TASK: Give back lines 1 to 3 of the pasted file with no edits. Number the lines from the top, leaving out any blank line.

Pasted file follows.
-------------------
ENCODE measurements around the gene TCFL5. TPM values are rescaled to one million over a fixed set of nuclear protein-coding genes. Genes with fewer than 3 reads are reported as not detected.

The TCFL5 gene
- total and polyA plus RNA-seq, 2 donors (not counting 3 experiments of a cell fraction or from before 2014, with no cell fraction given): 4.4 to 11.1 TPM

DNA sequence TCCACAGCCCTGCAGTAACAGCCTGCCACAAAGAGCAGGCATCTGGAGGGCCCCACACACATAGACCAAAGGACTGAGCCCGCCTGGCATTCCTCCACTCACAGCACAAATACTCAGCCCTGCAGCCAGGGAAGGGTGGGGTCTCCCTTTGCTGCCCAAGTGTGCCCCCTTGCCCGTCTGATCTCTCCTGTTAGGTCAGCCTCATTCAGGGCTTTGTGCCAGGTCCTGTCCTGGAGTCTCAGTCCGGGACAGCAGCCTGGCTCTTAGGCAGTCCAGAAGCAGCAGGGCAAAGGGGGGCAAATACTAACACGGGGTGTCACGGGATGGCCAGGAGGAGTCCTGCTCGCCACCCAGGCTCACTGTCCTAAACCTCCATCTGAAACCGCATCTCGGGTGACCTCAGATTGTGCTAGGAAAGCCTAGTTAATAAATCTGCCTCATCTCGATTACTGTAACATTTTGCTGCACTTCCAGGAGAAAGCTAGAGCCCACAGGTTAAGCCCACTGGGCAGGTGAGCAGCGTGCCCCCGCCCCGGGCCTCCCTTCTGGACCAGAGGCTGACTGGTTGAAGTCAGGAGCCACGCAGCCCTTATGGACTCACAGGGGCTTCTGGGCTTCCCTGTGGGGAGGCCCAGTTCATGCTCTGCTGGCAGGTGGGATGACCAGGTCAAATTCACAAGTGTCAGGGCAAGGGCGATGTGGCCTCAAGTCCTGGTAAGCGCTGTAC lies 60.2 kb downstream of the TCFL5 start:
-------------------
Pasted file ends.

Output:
ENCODE measurements around the gene TCFL5. TPM values are rescaled to one million over a fixed set of nuclear protein-coding genes. Genes with fewer than 3 reads are reported as not detected.

The TCFL5 gene
- total and polyA plus RNA-seq, 2 donors (not counting 3 experiments of a cell fraction or from before 2014, with no cell fraction given): 4.4 to 11.1 TPM